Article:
The protein, fat and ash content of the flour samples increased with increase in bambara groundnut flour inclusion. These increases are due to the high protein, fat and ash content of sample G (100% bambara groundnut flour). Elochkwu et al., 21 also reported increase in protein, fat and ash content of cassava, bambara and cashew composite flour blends. The increase in protein and ash content of the composite flour blends indicates that substitution of cassava flour with bambara groundnut flour greatly improved the nutritional quality of the composite flour blends compared to cassava flour and other single cereal flour. The lower moisture content of the composite blends may also be due to the higher protein content of the samples. Proteins possess some functional properties such as water absorption, elasticity, foam stability and fibre formation which affect moisture content in foods 22. The higher ash content of the composite blends indicates it would contain higher amounts of minerals.

The crude fibre content of the flour blends differed significantly from 100% cassava flour but did not differ significantly from 100% bambara groundnut flour. However the fibre content of the composite blends reduced with increased supplementation of bambara groundnut flour. This may be due to the lower fibre content of bambara groundnut flour compared to cassava flour as reported in this study. Malomo et al., 23 have also reported a decrease in fibre content with increasing substitution of breadfruit flour and bread nut flour. The values obtained for the fibre content of the composite blends are similar to the values (2.24 to 4.81%) reported by Ajatta et al., 24 for fibre content of composite blends of wheat flour, breadfruit flour and cassava starch.

Carbohydrate and starch content differed significantly (p<0.05) among the samples. There was also a reduction in the carbohydrate and starch content of the composite blends with increased substitution of bambara groundnut flour. This may be due to the increase in protein, fat and ash content of the flour blends. Okoye and Ezeugwu 25 reported a reduction in carbohydrate content of wheat/bambara/yellow cassava composite flour with increased addition of bambara groundnut flour.

Sugar content of the flour samples varied significantly (p<0.05). The sugar content of the composite blends increased with increased substitution of bambara groundnut flour. The increase may be due to the higher content of sugar in bambara groundnut flour compared to cassava flour. The sugar content of the flour samples were slightly lower than previous findings by Eke-Ejiofor and Allen 26 who reported sugar content of 2.88% for cassava flour and 2.59 to 4.16% for cassava/tigernut residue composite flour blends.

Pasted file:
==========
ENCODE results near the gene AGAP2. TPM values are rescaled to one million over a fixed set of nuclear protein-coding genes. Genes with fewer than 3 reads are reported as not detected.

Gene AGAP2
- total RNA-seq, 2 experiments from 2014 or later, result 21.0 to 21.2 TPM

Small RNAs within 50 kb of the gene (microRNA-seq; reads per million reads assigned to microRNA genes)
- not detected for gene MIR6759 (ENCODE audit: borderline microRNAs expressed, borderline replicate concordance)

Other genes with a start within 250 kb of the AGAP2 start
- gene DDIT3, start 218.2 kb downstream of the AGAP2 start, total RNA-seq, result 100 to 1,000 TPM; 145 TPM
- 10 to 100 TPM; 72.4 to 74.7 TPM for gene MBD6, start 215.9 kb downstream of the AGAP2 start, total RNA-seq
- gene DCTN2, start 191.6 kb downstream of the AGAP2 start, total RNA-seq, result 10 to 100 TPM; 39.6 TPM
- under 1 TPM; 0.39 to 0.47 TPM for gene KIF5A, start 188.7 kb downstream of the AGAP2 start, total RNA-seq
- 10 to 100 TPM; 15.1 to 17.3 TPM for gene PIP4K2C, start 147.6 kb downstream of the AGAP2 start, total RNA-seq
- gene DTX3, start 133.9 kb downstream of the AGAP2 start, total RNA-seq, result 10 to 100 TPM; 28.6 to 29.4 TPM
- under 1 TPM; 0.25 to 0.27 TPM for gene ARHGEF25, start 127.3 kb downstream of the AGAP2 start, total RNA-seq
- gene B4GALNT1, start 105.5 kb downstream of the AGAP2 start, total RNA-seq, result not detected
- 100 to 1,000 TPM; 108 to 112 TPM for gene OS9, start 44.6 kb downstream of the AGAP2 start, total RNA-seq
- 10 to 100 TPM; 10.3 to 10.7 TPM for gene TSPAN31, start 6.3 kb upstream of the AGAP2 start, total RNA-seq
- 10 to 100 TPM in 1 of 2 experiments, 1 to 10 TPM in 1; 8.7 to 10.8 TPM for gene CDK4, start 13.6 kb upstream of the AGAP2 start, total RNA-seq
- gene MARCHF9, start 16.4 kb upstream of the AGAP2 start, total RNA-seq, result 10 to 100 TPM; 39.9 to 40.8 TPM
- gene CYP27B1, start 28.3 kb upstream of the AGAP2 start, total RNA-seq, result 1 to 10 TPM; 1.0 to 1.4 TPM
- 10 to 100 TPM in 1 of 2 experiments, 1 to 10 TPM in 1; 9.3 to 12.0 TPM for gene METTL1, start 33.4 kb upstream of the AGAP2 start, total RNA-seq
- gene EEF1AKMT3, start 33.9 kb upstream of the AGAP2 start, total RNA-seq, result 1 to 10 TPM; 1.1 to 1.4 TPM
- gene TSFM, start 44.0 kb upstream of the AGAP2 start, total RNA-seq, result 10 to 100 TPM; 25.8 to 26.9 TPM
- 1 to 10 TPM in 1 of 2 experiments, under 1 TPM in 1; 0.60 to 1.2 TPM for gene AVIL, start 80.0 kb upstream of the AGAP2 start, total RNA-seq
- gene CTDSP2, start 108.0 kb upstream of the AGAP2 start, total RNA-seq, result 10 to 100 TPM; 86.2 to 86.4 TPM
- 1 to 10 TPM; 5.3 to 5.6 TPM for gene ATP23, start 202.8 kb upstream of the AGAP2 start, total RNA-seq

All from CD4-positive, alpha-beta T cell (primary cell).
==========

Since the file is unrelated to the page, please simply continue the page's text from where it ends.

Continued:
Amylose and amylopectin are polysaccharides; they are the major components of starches responsible for their behaviours 27. There was a significant difference (p<0.05) in the amylose and amylopectin content of the samples. Amylose was higher in the control (100% cassava) sample than the composite blends. The values obtained in this study are within the range of 21.06 to 28.98% reported by Eke-Ejiofor and Mbaka 28 who also reported higher content of amylose in cassava flour than blends of cassava, defatted soybean and groundnut flour. Amylopectin increased with increase in protein substitution with the composite blends having higher amylopectin content than the control (100% cassava). This result is in agreement with the findings of Eke-Ejiofor 4.

4.2. Pasting Properties of the Flour Samples

Peak viscosity indicates the strength of pastes formed from gelatinization during processing in food applications 29. The peak viscosity differed significantly (p<0.05) among the samples with sample A (100% cassava) having the highest peak viscosity (6934.00 RVU). The high peak viscosity of sample A could be attributed to its high content of starch and amylose. Increased substitution of bambara flour resulted in a decrease in peak viscosity of the flour samples. This indicates that the composite blends would exhibit reduced thickening ability than the control sample. Elochukwu et al., 21 also reported higher peak viscosity in 100% cassava flour than blends with bambara and cashew flours.

Trough viscosity is the minimum viscosity and measures the ability of a paste to withstand breakdown during cooling. The trough viscosity of the flour samples were not significantly different (p>0.05) however, for sample A (100% cassava) flour had the highest value for trough viscosity. The values obtained in this study are higher than the values (1390 to 1549 RVU) reported for cassava flour by Hasmadi et al., 9.

Breakdown viscosity is a measure of the degree of disintegration of starch granules after heating. The breakdown viscosities of the composite blends were significantly different (p<0.05) from the control which had the highest value. Bambara flour substitution reduced the breakdown viscosity of the composite blends. Olapade et al., 30 also reported a reduction in breakdown viscosity of composite flour blends with increased substitution with bambara flour.

There was no significant difference (p>0.05) in the final viscosity of the flour samples. However sample A (100% cassava) had the highest value (3698 RVU) with the composite blends having lower values. This suggests that sample A will form a more viscous paste than the composite blends after cooking and cooling. High values of final viscosity are attributed to aggregation of amylose molecules in the paste 11. The values obtained for final viscosity of the flour samples are lower that the findings of Olapade et al., 30 but they also reported higher final viscosity in cassava flour than the composite flours.